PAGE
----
During the summer of 2020, a feeling of doubt was cast on the advisors and members of the Amsterdam Marching Rams (along with other clubs and sports) about whether they would be given the opportunity to play, twirl, and dance. Features that the Rams are well-known for (their formation changes and movement or the majorettes’ arm-linking during kickline) would need to be adapted or removed all together. GASD and New York state safety precautions seemed impossible to overcome; for starters, how exactly do you play an instrument with a mask on?
The group acclimated to many modifications and new rules throughout the course of their practices and performances. Temperature checks on arrival, mask mandates, and social distancing measures were obviously adopted. Practices varied in length and location and were spontaneously canceled or planned; members remained six to twelve feet apart at all times; shows were held in the high school’s parking lot and were live-streamed for fans at home instead of on our football field for a roaring crowd.
Katelyn Mickel (senior), the captain of Color Guard, brought up an issue that student leaders and advisors experienced while teaching newcomers. Mickel says, “We had to be positioned at least six feet away from one another, even in practice, which presented new challenges in being able to teach the younger members of the band.” In some cases, band members had to learn and practice from home. “Teaching yourself a dance with your only reference being a video on your phone can be pretty hard, especially for those in their first year of majorettes,” says Brenna McNamara, a junior majorette.
Ann Wilary, the Marching Rams and Wind Ensemble Director, was concerned about the adjustments and difficulties, but was ultimately upset that members would be disappointed by the shorter, restricted season. “I think the greatest challenge of the season was not a result of the changes that we had to make for safety, but the fact that my heart was truly broken for the students who look forward to being together for Friday night games, parades, trips, and even fundraisers.”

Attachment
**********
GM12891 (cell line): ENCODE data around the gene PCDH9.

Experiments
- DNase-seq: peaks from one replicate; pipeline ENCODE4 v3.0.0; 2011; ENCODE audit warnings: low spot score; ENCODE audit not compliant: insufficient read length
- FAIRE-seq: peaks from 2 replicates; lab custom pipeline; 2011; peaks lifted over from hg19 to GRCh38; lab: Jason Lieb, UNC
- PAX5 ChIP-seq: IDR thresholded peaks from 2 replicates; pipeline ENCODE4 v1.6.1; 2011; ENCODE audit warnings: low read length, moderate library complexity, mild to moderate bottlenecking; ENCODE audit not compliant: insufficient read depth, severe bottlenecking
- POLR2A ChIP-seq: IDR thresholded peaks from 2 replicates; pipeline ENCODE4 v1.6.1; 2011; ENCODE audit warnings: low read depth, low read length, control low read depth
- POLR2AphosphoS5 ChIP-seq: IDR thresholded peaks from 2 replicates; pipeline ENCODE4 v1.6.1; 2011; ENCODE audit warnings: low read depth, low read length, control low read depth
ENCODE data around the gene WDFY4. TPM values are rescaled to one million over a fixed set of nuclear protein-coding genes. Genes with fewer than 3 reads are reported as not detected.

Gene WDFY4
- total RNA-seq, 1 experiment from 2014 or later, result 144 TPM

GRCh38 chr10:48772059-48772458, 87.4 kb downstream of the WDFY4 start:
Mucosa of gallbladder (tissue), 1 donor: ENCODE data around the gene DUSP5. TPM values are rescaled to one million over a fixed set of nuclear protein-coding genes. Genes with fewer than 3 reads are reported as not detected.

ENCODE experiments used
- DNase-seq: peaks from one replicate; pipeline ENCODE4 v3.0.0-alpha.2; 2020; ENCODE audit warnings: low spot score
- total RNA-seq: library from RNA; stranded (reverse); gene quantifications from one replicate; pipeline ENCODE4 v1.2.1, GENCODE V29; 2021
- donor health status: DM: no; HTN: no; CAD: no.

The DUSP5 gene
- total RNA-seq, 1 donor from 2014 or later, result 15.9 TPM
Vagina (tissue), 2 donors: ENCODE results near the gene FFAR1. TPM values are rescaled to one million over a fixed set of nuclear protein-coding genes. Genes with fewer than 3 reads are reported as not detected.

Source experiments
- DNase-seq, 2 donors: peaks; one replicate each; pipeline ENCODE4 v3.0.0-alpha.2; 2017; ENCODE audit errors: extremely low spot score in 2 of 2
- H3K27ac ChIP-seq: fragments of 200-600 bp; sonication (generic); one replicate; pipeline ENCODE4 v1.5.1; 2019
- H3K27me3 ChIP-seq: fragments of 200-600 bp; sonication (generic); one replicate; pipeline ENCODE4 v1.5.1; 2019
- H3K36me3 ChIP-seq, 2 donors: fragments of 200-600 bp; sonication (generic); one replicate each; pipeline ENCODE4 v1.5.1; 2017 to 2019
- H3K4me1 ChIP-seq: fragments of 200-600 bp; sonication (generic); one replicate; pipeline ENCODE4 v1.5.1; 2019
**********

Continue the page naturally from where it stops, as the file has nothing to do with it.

While the unprecedented circumstances may appear to have been a hindrance to the enjoyment of the season, the participants I spoke to made the best of their time together. Mrs. Wilary acknowledged Assistant Director Cody Chamberlin’s self-training with the technology used to live-stream, and mentioned that the technology will most likely be applied to future seasons, post-pandemic.
The season had a disappointing yet foreseeable end, as the Marching Rams’ last show – the Latin show – was canceled in order to preserve participants’ health, but another opportunity to pick up where the season left off is being considered. Fall sports – including football – are currently planned to start at the beginning of March, which gives the band a chance to perform under Friday night lights. On September 23rd, the NYSDOH released an update regarding higher risk sports and recreation activities. It states that these groups “may partake in individual or distanced group training and organized no/low-contact group training.” They also announced that sports would be able to take part in competitions and tournaments, “only permitted by the respective local health authorities.”
Wilary says as long as the group is able to perform safely at games, they will be there to support their team. Catharine Chapman, the Junior Drum Major, says she is very excited about the possibility. “I want a shot at normalcy, not only for my year of Junior Drum Major, but for the seniors who have worked themselves for 4 years now; they deserve a good marching season.”
As a majorette, I believe I speak for the team and entire marching band when I thank our advisors for putting together the best season they could offer. As a senior, I hope to be able to march once more, and eagerly anticipate what the spring will bring.